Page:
Maren Caldwell is a volunteer for People Advocating Vaccine Education. The Charlotte-based nonprofit aims to help parents decide on the 23 doses of vaccines now required for every kindergarten-age child in the state, plus six more needed for enrollment when the child gets to 7th grade. From 2012 to 2016, the number of opt-outs has doubled in the state of North Carolina, causing panic by health officials.
According to a new article in the News Observer, Caldwell said, “Parents are waking up.” Currently, to claim a religious exemption, a parent needs only to write a statement “of the bona fide religious beliefs and opposition to the immunization requirements,” and give it to the child’s school in place of an immunization record. The statement doesn’t need to be prepared by an attorney, signed by a religious leader or notarized. No form is needed. The statement doesn’t go to the state for review or approval.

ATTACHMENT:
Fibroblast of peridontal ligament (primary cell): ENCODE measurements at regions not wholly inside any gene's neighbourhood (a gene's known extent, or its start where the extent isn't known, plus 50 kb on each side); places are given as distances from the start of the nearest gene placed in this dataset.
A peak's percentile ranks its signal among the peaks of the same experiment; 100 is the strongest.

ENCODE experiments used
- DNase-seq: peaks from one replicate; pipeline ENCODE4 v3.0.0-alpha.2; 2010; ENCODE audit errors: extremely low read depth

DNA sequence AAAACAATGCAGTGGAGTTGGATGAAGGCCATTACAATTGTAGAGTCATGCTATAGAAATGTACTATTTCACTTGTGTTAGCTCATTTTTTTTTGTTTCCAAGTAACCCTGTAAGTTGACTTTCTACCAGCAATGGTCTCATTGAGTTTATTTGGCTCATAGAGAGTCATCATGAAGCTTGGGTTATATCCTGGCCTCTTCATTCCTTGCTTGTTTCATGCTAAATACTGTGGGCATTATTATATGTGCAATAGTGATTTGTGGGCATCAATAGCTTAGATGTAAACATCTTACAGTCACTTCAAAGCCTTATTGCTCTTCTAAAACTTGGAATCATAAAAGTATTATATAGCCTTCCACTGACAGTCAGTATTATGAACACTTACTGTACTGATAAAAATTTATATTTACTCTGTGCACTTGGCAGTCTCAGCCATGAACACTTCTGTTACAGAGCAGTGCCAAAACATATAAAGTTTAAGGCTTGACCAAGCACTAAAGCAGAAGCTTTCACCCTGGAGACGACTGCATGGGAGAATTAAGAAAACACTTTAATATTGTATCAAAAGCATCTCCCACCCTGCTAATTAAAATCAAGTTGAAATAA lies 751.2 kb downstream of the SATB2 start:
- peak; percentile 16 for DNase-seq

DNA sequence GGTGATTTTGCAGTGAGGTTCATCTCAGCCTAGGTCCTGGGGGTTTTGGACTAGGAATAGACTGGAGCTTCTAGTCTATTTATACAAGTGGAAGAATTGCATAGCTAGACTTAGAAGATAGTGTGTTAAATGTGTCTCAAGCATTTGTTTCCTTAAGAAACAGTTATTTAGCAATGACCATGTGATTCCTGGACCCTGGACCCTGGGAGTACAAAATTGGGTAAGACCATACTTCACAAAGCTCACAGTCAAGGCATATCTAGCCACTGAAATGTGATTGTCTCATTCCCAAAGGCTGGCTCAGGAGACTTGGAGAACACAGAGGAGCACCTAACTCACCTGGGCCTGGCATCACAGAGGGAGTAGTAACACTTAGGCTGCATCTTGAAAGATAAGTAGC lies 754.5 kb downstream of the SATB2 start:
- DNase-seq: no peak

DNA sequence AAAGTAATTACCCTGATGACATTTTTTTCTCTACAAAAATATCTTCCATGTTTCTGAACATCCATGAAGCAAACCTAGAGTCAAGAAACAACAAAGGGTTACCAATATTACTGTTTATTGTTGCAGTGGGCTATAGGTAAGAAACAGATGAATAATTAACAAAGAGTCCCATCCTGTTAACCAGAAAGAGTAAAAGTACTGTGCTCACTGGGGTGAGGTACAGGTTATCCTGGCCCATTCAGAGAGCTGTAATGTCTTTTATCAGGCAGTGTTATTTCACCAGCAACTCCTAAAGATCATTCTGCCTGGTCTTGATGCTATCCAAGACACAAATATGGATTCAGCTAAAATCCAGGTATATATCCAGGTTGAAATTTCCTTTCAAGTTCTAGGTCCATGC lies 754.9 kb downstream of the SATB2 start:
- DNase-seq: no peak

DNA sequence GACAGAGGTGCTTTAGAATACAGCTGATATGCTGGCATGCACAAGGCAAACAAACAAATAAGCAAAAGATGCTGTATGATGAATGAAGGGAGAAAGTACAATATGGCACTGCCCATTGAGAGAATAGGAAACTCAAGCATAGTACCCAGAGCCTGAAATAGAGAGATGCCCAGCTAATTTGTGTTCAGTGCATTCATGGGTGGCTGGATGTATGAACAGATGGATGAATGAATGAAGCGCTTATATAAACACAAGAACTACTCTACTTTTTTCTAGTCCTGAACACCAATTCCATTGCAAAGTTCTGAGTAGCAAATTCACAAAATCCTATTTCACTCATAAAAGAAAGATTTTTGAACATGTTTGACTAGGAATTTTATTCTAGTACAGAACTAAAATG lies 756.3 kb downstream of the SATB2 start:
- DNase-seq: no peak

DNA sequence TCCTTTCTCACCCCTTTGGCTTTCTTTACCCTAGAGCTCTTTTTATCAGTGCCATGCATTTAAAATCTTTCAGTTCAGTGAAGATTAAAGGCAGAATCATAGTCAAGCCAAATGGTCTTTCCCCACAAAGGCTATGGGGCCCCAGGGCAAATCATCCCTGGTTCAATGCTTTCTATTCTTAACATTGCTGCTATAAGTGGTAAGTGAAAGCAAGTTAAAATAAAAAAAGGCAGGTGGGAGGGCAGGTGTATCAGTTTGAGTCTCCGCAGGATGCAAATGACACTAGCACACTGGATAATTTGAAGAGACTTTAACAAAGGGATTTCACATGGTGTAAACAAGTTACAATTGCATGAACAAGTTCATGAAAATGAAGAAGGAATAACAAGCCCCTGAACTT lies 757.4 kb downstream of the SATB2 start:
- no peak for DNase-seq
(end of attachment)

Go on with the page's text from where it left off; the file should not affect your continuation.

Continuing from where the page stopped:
In 2015, Senator Jeff Tarte introduced a bill to rid the state of religious exemptions, which would essentially tighten the screws on opting-out of vaccines in any capacity. The bill was nixed when opposition fought back.
“I’ve had parents tell me they use it because there is no way for the state to decline it,” Tarte said.
Tarte now wants to come down on parents who choose to not vaccinate by finding ways to pass much tougher laws. The article cites the following as an example as to why they feel the opt-outs are hurting North Carolina.
Since late November, Henderson County in Western North Carolina has seen 20 cases of pertussis, or whooping cough, and has identified another 1,000 people who had close contact with one of the patients. The outbreak of the potentially fatal respiratory illness started in the schools, the county said, and most of those who have fallen ill had been immunized, demonstrating that vaccines are not 100 percent effective. Health officials say that without the vaccine, those who get the illness might be sicker longer.
Here is Marene Caldwell with her take on the matter. Give it a watch.